Free
Research Article  |   June 1990
Goal Attainment Scaling as a Method of Clinical Service Evaluation
Author Affiliations
  • Kenneth J. Ottenbacher, PhD, OTR, is Professor of Occupational Therapy and Associate Dean, School of Health Related Professions, State University of New York at Buffalo, 435 Stockton Kimball Tower, Buffalo, New York 14214
  • Anne Cusick, BSc(OT), MS, is Senior Lecturer, School of Occupational Therapy, University of Sydney, Cumberland College of Health Sciences, Sydney, Australia
Article Information
Ethics / Health and Wellness / Practice
Research Article   |   June 1990
Goal Attainment Scaling as a Method of Clinical Service Evaluation
American Journal of Occupational Therapy, June 1990, Vol. 44, 519-525. doi:10.5014/ajot.44.6.519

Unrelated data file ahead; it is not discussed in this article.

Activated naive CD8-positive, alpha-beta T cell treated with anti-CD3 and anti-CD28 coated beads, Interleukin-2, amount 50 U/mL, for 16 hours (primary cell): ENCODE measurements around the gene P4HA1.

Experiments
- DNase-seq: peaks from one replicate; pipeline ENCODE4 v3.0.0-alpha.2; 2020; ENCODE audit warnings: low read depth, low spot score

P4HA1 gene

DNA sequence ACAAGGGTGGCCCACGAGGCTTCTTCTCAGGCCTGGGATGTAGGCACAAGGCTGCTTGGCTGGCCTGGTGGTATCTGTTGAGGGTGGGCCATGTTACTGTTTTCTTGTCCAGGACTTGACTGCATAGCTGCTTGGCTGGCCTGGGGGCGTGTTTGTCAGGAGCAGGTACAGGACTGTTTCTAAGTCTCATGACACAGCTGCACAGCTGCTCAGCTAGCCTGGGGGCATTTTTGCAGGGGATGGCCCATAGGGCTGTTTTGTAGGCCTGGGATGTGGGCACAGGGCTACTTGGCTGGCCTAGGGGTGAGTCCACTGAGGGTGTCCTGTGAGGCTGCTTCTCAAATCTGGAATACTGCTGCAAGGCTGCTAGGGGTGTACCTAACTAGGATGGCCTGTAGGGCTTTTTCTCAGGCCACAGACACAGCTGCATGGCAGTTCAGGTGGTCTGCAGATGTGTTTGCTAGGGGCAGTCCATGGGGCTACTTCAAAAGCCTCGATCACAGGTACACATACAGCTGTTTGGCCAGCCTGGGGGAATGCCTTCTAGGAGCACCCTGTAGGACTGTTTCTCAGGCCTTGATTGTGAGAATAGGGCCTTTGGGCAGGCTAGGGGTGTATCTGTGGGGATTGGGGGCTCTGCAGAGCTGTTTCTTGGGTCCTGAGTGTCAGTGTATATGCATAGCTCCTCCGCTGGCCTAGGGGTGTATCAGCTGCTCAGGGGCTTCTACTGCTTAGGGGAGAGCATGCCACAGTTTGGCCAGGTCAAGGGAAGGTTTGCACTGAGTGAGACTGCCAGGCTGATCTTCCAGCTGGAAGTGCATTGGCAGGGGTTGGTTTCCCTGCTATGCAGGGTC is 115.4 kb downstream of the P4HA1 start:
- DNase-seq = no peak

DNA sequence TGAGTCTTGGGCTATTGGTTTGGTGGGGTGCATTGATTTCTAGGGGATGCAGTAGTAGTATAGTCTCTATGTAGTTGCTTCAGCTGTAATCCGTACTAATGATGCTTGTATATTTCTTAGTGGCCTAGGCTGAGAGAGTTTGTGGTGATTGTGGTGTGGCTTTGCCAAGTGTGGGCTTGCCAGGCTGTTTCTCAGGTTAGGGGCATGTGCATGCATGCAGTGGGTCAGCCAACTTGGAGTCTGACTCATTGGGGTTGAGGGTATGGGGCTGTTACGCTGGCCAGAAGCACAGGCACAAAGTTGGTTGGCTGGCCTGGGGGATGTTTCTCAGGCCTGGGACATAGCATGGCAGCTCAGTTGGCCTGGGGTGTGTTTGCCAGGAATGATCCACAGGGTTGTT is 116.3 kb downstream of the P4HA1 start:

American Journal of Occupational Therapy, June 1990, Vol. 44, 519-525. doi:10.5014/ajot.44.6.519
Abstract

The demand for clinical accountability and the documentation of therapeutic effectiveness continues to increase in health-related settings. Therapists are attempting to address this increasing demand by adapting methods based on traditional experimental models of research to evaluate their clinical practice. Experimental and quasi-experimental designs, however, are often of limited usefulness in clinical environments for a variety of practical and ethical reasons. This paper presents a method of evaluating the effectiveness of a therapeutic intervention called goal attainment scaling, which involves goal setting procedures and assessment techniques that are practice-based and practitioner-oriented. The procedures are presented and the argument made that goal attainment scaling is a viable method by which one can document therapeutic change and demonstrate clinical accountability.